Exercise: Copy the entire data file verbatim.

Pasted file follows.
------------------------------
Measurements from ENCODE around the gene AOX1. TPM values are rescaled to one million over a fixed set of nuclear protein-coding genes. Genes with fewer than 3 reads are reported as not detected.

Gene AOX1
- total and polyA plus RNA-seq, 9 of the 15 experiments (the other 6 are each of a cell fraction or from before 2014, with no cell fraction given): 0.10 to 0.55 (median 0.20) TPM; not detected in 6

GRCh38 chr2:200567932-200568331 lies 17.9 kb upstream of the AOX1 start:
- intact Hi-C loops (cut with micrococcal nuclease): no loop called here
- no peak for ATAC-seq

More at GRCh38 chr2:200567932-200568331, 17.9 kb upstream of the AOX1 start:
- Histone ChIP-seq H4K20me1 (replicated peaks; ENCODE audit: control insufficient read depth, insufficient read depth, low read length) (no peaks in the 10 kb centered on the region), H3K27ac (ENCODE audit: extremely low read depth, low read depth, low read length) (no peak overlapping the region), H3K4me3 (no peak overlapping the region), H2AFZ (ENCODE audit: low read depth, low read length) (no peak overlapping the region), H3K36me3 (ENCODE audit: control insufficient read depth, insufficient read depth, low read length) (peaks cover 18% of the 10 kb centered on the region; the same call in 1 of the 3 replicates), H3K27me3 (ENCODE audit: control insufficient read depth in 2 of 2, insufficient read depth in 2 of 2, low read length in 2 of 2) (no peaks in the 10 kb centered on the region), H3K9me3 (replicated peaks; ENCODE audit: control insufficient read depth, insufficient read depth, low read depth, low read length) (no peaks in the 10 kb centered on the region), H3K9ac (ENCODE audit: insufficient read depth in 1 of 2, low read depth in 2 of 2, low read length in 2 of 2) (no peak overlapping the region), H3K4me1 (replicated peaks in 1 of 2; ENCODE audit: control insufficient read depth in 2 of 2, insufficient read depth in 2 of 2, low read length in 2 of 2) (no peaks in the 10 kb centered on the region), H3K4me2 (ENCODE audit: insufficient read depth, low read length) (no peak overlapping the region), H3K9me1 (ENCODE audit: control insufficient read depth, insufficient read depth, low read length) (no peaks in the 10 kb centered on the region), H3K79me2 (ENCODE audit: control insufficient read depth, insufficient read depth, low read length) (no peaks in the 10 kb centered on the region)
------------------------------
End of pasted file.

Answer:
Measurements from ENCODE around the gene AOX1. TPM values are rescaled to one million over a fixed set of nuclear protein-coding genes. Genes with fewer than 3 reads are reported as not detected.

Gene AOX1
- total and polyA plus RNA-seq, 9 of the 15 experiments (the other 6 are each of a cell fraction or from before 2014, with no cell fraction given): 0.10 to 0.55 (median 0.20) TPM; not detected in 6

GRCh38 chr2:200567932-200568331 lies 17.9 kb upstream of the AOX1 start:
- intact Hi-C loops (cut with micrococcal nuclease): no loop called here
- no peak for ATAC-seq

More at GRCh38 chr2:200567932-200568331, 17.9 kb upstream of the AOX1 start:
- Histone ChIP-seq H4K20me1 (replicated peaks; ENCODE audit: control insufficient read depth, insufficient read depth, low read length) (no peaks in the 10 kb centered on the region), H3K27ac (ENCODE audit: extremely low read depth, low read depth, low read length) (no peak overlapping the region), H3K4me3 (no peak overlapping the region), H2AFZ (ENCODE audit: low read depth, low read length) (no peak overlapping the region), H3K36me3 (ENCODE audit: control insufficient read depth, insufficient read depth, low read length) (peaks cover 18% of the 10 kb centered on the region; the same call in 1 of the 3 replicates), H3K27me3 (ENCODE audit: control insufficient read depth in 2 of 2, insufficient read depth in 2 of 2, low read length in 2 of 2) (no peaks in the 10 kb centered on the region), H3K9me3 (replicated peaks; ENCODE audit: control insufficient read depth, insufficient read depth, low read depth, low read length) (no peaks in the 10 kb centered on the region), H3K9ac (ENCODE audit: insufficient read depth in 1 of 2, low read depth in 2 of 2, low read length in 2 of 2) (no peak overlapping the region), H3K4me1 (replicated peaks in 1 of 2; ENCODE audit: control insufficient read depth in 2 of 2, insufficient read depth in 2 of 2, low read length in 2 of 2) (no peaks in the 10 kb centered on the region), H3K4me2 (ENCODE audit: insufficient read depth, low read length) (no peak overlapping the region), H3K9me1 (ENCODE audit: control insufficient read depth, insufficient read depth, low read length) (no peaks in the 10 kb centered on the region), H3K79me2 (ENCODE audit: control insufficient read depth, insufficient read depth, low read length) (no peaks in the 10 kb centered on the region)